8. When your article is in reasonably good shape, send it out. Right away. Don't think about it or work on it any more. Put a reminder in your calendar that you'll want to check back with the journal's editor after two weeks to make sure they received it (you should have a letter acknowledging receipt by then), and after four weeks (or whatever length of time they suggest it'll take to get through the review process). You'd be surprised how easy it is for editors to lose track of where specific article submissions are in the review process. Stay on their radar screen, but don't be a pain about it.


9. Wow - your article is in the mail! What a relief. But wait - isn't there some other conference paper you should be returning to now? It would be fun to devote the next several weeks to your teaching and your blogging, but you've got to start thinking about the next article. Besides, you're into the rhythm of writing now. Time to go back to step #1 for the next piece as you wait to hear from this journal's editor.


10. Finally - a thick letter from the journal's editor arrives in your mailbox (or a very long email). When you get the comments back, you'll want to read them right away. Be prepared: this is going to be tough. Reviewers don't tend to say, "great job! Publish this right away." No, the review process is designed to help improve articles, and reviewers have very different views about how to do this, but often it involves pages and pages of detailed suggestions about what you should read or how you should organize things differently. It's going to take several readings of these comments to decide which comments are worth following up on in your revision, and which aren't, and you'll want to keep track of this. The important thing is this: look at the editor's letter carefully. If there is any opening (e.g., an invitation to revise and resubmit, or even an invitation to rewrite it entirely - basically, anything short of outright rejection), take that as a "maybe." Despite the fact that you won't feel like celebrating, celebrate the fact that you didn't get rejected!


11. At this point, you have two options: revise the article for the existing journal, or resubmit it as is to a different one (some reviewers actually make suggestions about journals that might be a better fit, and if the article's rejected, these can be key). If you felt strongly about this journal for some reason (and you probably still do), go with the revise and resubmit route, even though it will seem daunting. You chose to go for this journal for a reason, and it will be worth it. Besides, if you switch journals now, you've just set yourself back to an earlier stage of the process. Whichever you decide, set a time frame for yourself. Ideally you should do revisions within 3 - 6 months. Give yourself enough time to process the feedback, but not so much time that you lose interest in doing the work. The one option you do NOT want to take now is to leave this and move on to something else. If you didn't get a reject, see that as an affirmation. Do NOT decide it's not good enough or you don't have time or you're not interested in this anymore or the reviewers were stupid and you're too discouraged to go forward. Deciding not to revise is one of THE m aj or mistakes that junior scholars make. Time is limited and you're too far along in the process to let this one go. Just do the revisions and get it out there.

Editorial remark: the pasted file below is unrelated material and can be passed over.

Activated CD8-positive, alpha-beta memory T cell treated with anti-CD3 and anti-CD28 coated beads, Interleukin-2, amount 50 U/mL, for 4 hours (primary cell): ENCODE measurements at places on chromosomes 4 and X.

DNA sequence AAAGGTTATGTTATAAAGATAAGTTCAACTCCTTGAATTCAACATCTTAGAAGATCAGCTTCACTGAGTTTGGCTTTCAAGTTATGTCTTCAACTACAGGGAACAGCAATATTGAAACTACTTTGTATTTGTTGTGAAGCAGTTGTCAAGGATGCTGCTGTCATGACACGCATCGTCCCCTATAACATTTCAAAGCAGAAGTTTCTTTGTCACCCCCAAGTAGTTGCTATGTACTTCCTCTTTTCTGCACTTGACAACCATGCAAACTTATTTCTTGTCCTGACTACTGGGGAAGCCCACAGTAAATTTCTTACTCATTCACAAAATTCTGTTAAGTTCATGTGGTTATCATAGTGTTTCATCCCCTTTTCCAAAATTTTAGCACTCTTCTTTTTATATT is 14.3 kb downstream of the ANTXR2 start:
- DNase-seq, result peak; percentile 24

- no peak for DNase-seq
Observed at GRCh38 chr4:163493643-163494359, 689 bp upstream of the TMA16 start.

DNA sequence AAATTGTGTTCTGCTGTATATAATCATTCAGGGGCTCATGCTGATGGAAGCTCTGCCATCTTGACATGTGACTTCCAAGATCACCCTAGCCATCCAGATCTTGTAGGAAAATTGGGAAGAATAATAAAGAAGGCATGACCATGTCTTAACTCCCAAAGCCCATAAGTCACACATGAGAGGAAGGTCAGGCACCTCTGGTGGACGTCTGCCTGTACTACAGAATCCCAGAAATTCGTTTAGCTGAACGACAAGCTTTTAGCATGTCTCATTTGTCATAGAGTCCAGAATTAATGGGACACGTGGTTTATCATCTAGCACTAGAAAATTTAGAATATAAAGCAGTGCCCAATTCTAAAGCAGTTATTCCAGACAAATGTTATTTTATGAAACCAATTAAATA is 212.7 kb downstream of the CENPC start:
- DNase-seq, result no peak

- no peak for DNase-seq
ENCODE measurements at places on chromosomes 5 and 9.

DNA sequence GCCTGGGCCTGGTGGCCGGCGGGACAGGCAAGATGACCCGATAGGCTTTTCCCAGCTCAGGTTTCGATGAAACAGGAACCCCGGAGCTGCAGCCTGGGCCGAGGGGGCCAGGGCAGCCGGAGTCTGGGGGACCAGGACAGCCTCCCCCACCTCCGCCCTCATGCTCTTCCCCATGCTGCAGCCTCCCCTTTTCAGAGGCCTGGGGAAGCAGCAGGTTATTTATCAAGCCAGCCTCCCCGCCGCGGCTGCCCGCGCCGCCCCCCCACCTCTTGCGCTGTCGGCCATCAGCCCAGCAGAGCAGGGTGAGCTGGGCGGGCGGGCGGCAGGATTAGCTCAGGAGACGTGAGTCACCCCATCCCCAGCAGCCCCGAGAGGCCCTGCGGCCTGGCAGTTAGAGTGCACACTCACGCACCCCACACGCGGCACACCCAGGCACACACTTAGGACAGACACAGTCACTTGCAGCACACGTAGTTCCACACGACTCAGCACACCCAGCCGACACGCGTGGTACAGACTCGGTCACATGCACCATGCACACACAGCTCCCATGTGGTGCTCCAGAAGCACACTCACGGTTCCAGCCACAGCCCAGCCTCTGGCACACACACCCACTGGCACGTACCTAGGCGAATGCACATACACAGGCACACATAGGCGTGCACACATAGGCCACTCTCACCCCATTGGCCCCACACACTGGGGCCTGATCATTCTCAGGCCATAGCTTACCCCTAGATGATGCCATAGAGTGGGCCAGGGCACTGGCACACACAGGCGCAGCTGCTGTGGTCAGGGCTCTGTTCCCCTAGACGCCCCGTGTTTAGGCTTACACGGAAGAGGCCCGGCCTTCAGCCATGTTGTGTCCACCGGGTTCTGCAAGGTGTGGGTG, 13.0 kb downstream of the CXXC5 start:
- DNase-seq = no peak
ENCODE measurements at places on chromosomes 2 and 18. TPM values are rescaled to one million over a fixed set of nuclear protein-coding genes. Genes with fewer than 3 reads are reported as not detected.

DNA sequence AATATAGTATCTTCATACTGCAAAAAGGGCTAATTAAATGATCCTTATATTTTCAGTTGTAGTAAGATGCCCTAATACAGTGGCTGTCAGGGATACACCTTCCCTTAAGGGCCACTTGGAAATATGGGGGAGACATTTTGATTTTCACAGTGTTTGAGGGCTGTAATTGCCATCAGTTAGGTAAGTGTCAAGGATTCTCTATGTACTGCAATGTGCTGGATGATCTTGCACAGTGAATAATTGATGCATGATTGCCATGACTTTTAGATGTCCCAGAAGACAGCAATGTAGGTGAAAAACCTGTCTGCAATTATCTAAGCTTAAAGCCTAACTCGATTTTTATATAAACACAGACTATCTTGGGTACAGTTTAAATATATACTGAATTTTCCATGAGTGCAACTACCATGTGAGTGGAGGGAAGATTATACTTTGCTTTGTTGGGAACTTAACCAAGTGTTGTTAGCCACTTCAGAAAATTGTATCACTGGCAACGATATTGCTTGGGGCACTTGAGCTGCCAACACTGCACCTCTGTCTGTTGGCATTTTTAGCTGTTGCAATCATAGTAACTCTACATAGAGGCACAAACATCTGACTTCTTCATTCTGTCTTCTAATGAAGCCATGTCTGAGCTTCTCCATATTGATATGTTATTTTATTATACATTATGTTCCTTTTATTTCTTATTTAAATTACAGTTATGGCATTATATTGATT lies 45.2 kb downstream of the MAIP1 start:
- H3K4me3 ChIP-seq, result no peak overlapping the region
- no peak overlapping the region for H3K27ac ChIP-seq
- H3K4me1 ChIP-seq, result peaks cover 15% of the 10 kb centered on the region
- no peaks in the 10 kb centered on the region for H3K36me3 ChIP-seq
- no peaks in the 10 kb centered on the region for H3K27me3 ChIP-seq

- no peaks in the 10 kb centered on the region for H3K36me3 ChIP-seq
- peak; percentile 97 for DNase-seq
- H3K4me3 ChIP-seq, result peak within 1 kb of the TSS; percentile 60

12. Revisions are easier than writing from scratch; keep that in mind, because it's going to take longer to get these done than you think. Once you've worked through all of the reviewers' comments, you will want to draft a lengthy letter to the editor detailing how you responded to the reviewers' suggestions. When you didn't follow a suggestion, you might note why you chose not to, but you'd better have a really good reason. Don't say something like, "Reviewer A didn't understand my methodology." Reviewer A may see both your letter and the revised version and will likely take offense (even if she really didn't understand your methodology). Choose your words carefully and with respect.


13. Send the letter and the revised article. Put a reminder in your calendar to check back in two weeks to make sure they got the revisions, and then four weeks or whatever it's going to take to get through the review process. (By the way, how's that next article going? Time to return to it.)


14. Another letter arrives from the journal editor. Be prepared: you might get yet another set of suggested revisions, and you might get a deadline from the editor. But keep this in mind: the editor has now invested a great deal of time into your article, and you're much closer to getting it into publication than the articles she's just received on her desk this morning. So make these revisions much more quickly, because you're almost there.


15. Send in the revised article by the deadline. If you can't make the deadline, get in touch with the editor and negotiate a new deadline, but get it done.


16. Yet another letter from the journal editor. You may get more revisions, but you're going to notice at this point that they are not nearly as substantive. Keep up with them and get them done quickly.


17. Another set of suggested revisions? Ugh. Will this ever be over? You are so sick of this article. Who could possibly care about this topic when it seems so old to you, and you've moved on to more interesting things? Just do the suggested changes and do them quickly.


18. At some point, you're going to get a letter from the editor indicating that she's scheduled your article for publication. Hooray! But you're not done yet. You'll still go through copyediting, and then you'll need to look at the proofs. You'll also be asked to sign a form giving the journal copyright and permission to publish. Do all of these things in a timely fashion.


19.Your article is out! Even if it feels weird to do so, offer to send copies of your published article to friends you've made at conferences who share your interest, and make sure your faculty colleagues and your chair or Dean know about it. List it on your c.v. and keep the c.v. updated on your web page.


20. You have an article published! Time to celebrate! Go out with friends tonight. But be prepared: in the morning, that next article's going to be waiting on your desk for you.

Lynn Schofield Clark, Ph.D. Associate Professor and Director, Estlow International Center for Journalism and New Media, Department of Mass Communication and Journalism Studies, University of Denver, 2490 S. Gaylord St., Denver, CO 80208 (303) 871-3984. Email: Lynn (dot) Clark (at) DU.EDU.